I’m a little late to the Bocchi the Rock! party. I saw the positive reactions every week, from the discussion to the clips of creative animation to the fanart, yet I still decided to wait. Having now watched the entire season of the anime, I understand what the hype is all about. In the perennially popular genre of “cute girls doing things,” Bocchi remains anything but static.
Gotou Hitori is a girl who wishes to make friends but suffers from severe anxiety. Upon seeing a band play on TV, she gets a brilliant idea: If she can become a great guitarist, she can stay shy and reticent and have people come to her instead. As with all best-laid plans, however, she remains lonely through middle school and into high school even as she hones her skills and even started a music channel on a social media platform. When all hope seems lost, Hitori gets roped in by two girls around her age who have started a band of their own and are desperate to find a last-minute replacement for their missing bandmate. It’s her chance to shine, though first she has to deal with her biggest fear: actual social interaction. Noticing her personality, Hitori’s new acquaintances nickname her “Bocchi,” or “lonesome.”
With a show like this, there was always a possibility that Bocchi’s social anxiety would be treated pras a kind of characterization seasoning; many anime only go so far. But it becomes immediately obvious that even though her panicking is portrayed with some levity, the anime is not treating Bocchi’s emotions frivolously. From her frustrations to her tendency to catastrophize, everything feels painfully genuine.
There’s an example that hits particularly close to home for me: Bocchi initially tries to make friends by displaying band stickers on her stuff and carrying around her guitar so that others might notice and strike up a conversation. As soon as I saw this, I could feel myself cringe as I remembered doing similar things at her age. While I never had Bocchi’s debilitating levels of anxiety, I distinctly recall putting anime merchandise on my bag, and maybe even playing my music a little loud so that someone might recognize “Cruel Angel’s Thesis” and the like. And just like with Bocchi, I learned that this never works.
(As an aside, whenever I see people with anime goods these days, I don’t say anything out of fear of being too old or overstepping boundaries. Ahh…)
Bocchi the Rock! could have easily remained in this space of comedic suffering—what I refer to as the moe of tiny tragedies. But what gives the anime real legs is that it depicts Bocchi’s imperfect progress towards overcoming her issues. Specifically, it shows how her relationship with music and her gradually strengthening connections with her bandmates work in tandem to help Bocchi come out of her shell. The fact that it’s often a matter of “two steps forward, one step back” only makes her journey feel more authentic.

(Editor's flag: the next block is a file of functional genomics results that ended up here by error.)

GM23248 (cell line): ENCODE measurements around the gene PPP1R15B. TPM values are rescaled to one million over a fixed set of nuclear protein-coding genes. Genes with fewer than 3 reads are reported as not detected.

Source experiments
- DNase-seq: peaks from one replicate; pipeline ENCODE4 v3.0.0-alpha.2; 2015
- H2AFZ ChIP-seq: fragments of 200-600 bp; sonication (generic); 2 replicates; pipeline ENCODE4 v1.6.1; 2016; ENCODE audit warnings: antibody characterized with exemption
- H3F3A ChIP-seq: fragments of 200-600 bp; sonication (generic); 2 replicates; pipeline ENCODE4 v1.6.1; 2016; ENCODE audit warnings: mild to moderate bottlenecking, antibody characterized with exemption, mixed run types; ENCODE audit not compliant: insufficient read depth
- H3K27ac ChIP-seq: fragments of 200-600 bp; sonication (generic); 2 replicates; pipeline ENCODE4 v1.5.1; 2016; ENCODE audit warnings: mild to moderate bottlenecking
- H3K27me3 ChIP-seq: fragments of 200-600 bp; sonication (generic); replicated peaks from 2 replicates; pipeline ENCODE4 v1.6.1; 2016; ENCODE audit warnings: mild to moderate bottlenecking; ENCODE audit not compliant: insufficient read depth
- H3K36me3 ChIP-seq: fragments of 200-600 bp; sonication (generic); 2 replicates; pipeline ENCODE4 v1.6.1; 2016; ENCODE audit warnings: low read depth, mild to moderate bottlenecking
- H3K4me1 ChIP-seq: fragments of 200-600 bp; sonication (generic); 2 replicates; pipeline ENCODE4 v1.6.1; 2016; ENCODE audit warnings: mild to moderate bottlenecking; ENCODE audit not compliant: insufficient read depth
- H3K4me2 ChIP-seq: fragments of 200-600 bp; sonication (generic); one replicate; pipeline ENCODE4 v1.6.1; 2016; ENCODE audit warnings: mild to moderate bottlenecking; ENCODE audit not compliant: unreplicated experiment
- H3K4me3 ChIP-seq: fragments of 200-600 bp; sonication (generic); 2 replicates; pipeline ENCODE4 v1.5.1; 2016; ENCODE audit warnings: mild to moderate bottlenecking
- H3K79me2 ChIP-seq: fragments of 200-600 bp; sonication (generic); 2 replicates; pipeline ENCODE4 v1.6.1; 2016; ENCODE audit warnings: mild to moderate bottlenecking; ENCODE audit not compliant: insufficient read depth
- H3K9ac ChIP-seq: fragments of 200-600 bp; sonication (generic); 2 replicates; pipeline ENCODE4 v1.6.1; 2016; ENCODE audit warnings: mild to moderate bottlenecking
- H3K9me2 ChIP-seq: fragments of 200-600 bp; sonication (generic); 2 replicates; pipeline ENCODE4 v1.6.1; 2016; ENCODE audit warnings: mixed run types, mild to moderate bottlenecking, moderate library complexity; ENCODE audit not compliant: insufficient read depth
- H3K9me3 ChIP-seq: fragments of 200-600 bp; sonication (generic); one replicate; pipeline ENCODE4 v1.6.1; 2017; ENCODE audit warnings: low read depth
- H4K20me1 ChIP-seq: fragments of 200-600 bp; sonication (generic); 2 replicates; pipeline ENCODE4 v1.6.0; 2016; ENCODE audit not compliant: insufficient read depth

Given the premise of Bocchi the Rock!, it draws an inevitable comparison to one of the most titanic cute-girls series of the past 20 years: K-On! Both are works capable of providing comfort to its viewers and inspire them to take up music, but they’re as different as a Swedish massage versus a deep-tissue massage. The former is a soothing experience meant to invigorate (K-On!) while the latter hurts so that it can heal (Bocchi the Rock!). This contrast is evident in their protagonists. Hirasawa Yui is a silly and cheerful sort who can never remain sad for long, while Bocchi is a gigantic bundle of frayed nerves. It makes me wonder if Bocchi the Rock! might resonate better with a current-day audience than K-On! would if it first aired in 2022 instead of 2009.
So I’m definitely a fan now. It’s a series that hits hard in so many unexpected ways, and in that regard, I actually think there’s a moment in the opening that perfectly encapsulates its essence. As the opening draws to a close, there’s a closeup of Bocchi at school just staring while the shot zooms in very, very slowly. There’s no “animation” to speak of, yet it conveys the tempestuous turmoil behind her eyes and the difficult inner journey she faces. It’s amazing that something so simple contains so much power—that’s Bocchi the Rock! in a nutshell.